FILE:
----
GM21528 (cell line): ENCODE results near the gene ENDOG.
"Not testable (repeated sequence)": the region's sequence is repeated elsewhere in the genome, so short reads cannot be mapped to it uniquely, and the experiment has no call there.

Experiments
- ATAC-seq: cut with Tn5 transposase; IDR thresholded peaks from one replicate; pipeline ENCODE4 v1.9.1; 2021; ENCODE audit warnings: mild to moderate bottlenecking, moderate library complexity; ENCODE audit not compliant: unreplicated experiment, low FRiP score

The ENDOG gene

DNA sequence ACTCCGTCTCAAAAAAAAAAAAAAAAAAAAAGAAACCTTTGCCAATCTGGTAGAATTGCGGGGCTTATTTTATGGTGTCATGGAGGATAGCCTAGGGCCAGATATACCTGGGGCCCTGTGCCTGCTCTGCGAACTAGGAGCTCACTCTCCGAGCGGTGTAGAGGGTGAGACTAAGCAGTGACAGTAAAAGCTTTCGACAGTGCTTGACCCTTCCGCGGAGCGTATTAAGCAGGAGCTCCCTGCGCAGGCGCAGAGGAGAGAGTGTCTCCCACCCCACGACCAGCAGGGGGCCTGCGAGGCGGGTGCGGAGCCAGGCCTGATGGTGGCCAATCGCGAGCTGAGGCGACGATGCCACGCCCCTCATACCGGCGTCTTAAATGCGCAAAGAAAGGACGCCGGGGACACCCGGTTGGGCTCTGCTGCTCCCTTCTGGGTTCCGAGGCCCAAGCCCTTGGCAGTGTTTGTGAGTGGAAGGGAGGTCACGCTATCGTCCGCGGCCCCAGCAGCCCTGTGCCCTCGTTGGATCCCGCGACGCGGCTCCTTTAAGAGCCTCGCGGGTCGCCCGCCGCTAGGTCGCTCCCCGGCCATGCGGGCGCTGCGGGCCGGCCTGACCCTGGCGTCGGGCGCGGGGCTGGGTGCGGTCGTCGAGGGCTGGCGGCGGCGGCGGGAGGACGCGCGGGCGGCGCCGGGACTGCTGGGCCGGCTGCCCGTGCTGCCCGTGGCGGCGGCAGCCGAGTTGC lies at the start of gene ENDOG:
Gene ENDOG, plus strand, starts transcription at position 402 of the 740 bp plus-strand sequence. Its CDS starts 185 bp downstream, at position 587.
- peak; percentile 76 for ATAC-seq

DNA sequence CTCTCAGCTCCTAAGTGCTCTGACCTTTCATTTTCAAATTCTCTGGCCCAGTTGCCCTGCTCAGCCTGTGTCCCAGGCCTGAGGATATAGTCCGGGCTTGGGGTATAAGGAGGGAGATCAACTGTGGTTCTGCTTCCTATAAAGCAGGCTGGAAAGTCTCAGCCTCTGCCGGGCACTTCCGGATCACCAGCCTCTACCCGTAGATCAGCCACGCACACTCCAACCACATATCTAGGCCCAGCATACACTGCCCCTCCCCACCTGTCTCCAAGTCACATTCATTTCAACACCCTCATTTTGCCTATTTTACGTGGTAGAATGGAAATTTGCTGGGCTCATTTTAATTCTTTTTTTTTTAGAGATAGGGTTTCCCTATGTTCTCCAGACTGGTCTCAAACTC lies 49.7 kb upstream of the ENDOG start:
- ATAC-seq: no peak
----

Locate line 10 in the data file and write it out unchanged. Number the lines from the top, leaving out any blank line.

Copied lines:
- ATAC-seq: no peak